Slide five was on thinking out of the box a bit on your branded amenities.  I wrote about this one (had to go find it! Back in 2010) The great debate about “branded” amenities, necessity or waste?.

Slides six, seven and eight were on advertising where your guests will find you. If you are a Select Registry Inn and have a lot of high end cars in your parking lot for example, consider doing print ads (no print is not dead if used correctly) in magazines like Roundel magazine,  which caters to BMW enthusiasts, or if you are a pet friendly inn, connect with your local vet who always has copies of the pet directed branded magazines in their office, ad space in those is very affordable. You have guests that love quilting, check out McCall’s Quilting as another example. What do your guests like to do, and more importantly what do they like to read!

Slide nine was making sure that if you did print ads, make sure they had a call to action on them, and make sure they had a referral code on them so you could track your ROI (Return on Investment) for the ad. Adding a small incentive always helps. “Use this referral code when booking for a small sampling of chocolate dipped strawberries when reserving your room, Phone reservations only.”  So you give them 3 or 4 strawberries when they come (remember it said small sampling :). Or something else (it doesn’t have to be big, a small room discount, free tickets to an area attraction that you may have gotten for free) as an incentive to save the ad itself, plus use the code so you can track your bookings.

I have 2 dozen more slides to go, so I’m going to make this a multi part post, more next week. Same bat time, same bat place.

If you are an innkeeper or aspiring innkeeper and would like a copy of the actual slide deck (for the visuals) please send me an email at and I’d be happy to send you a copy.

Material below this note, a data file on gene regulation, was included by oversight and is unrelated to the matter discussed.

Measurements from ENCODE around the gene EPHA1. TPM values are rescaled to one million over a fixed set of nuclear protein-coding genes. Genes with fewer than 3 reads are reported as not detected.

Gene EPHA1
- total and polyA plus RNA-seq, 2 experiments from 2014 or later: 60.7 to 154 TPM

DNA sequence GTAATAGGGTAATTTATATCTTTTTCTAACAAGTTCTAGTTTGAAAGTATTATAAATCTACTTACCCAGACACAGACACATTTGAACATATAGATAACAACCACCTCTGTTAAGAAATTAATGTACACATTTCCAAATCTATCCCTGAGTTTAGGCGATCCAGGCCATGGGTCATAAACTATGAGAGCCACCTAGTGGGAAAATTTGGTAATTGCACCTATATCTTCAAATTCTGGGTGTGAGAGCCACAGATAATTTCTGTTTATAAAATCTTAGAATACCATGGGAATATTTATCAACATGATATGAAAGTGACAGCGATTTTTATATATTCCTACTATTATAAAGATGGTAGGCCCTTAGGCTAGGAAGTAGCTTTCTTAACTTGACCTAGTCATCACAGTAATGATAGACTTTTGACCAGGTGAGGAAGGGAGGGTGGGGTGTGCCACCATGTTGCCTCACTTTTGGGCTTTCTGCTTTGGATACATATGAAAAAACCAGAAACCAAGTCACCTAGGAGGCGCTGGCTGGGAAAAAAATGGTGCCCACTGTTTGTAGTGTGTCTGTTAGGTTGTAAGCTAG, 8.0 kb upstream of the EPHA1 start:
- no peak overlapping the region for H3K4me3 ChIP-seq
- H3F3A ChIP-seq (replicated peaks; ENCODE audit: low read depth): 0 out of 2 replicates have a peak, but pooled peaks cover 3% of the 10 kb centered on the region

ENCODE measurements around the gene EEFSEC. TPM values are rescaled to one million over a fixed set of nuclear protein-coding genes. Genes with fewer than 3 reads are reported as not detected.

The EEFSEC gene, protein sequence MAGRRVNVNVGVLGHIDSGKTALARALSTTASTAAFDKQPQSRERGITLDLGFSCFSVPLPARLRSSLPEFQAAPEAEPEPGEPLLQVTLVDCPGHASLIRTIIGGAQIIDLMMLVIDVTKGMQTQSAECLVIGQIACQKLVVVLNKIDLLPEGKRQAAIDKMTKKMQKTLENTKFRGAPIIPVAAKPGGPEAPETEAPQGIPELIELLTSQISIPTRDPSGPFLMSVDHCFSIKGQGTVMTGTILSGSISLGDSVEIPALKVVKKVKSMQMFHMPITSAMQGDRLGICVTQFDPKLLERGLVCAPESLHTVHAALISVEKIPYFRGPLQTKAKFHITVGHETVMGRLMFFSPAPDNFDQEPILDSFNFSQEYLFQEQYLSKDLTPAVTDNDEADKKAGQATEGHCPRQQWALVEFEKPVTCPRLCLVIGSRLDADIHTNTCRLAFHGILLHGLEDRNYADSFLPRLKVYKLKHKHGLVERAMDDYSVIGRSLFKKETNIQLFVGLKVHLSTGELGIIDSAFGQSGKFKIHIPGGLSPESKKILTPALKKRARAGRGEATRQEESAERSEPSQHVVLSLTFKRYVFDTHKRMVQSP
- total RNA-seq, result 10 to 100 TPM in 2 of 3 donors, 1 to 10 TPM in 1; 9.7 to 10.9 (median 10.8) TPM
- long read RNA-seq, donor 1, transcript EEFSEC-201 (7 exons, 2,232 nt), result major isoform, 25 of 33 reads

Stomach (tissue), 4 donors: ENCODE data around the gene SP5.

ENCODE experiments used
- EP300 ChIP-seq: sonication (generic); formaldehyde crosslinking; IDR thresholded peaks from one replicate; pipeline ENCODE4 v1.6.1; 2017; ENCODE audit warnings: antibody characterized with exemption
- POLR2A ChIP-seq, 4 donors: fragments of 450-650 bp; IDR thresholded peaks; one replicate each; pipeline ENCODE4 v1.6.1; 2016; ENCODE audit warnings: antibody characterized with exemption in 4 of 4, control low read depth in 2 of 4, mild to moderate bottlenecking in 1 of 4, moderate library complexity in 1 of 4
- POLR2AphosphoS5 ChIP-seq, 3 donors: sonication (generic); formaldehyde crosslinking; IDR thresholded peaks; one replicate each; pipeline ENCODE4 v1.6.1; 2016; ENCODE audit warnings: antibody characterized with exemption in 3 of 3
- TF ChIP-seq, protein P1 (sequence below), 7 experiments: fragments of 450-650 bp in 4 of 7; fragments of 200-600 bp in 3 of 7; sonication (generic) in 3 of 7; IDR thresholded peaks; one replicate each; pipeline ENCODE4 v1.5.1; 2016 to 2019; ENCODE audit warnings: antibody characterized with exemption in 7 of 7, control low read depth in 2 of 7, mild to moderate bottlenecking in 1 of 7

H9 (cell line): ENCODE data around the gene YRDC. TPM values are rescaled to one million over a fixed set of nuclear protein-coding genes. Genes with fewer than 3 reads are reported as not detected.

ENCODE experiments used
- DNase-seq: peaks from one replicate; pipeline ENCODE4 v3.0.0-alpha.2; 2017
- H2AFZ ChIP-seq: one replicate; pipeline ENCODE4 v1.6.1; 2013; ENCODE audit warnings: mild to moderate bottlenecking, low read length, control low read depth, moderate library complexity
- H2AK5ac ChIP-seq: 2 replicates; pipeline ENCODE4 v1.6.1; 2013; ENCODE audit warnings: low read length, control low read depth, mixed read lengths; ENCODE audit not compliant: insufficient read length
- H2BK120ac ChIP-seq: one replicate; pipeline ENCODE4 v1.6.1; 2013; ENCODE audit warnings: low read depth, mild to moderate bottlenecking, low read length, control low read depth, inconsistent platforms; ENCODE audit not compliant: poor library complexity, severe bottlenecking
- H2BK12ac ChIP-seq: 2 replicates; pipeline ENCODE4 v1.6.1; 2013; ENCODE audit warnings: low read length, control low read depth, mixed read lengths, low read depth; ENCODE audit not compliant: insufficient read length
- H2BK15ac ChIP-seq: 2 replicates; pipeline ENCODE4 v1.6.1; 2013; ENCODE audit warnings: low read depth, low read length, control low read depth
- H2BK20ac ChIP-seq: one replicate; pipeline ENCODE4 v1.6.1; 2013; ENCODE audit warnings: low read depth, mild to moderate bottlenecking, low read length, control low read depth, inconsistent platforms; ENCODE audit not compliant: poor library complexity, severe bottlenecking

Posted in B&B, How tos, Lodging, marketing, Observations | Tagged , , , , | Leave a comment

A revised way to curate Facebook Interest Lists for Bed and Breakfasts

Interest listsFor those unfamiliar with using Interest Lists in Facebook, they are a terrific way to curate content for re-posting on an inns or associations social media channels including re-posting to an inns or associations Facebook business page. While one method of curation is to like a area attractions page “as” your business page, Facebook still filters out the majority of the posts so you are not actually seeing everything posted by the liked pages. Utilizing Interest Lists for curation lets you see every single post posted by the pages who have interesting content, ie. local theatres, restaurants, area attractions etc.

In the past Facebook gave you the ability to add a page to an interest list when you were directly on a business page, you had to like the page first (with a personal account) and then you would see the option. Facebook took that away several months ago. You could still create interest lists, but then you had to like a page first, then go to an interest list and add them.

They have now changed it so that you can add a page to a list without liking the page first and it also appears that business pages can create interest lists (I would be cautious doing this at the moment, as A. I don’t know if that feature will still be around in a few months or its in testing mode and B. it doesn’t appear that you can then share the list with others, ie. having them be view-able and searchable to the public and to friends.) From a collaboration aspect (especially if you are using this feature for the benefit of an association) you may want to stick with creating Interest Lists with your personal accounts for the foreseeable future.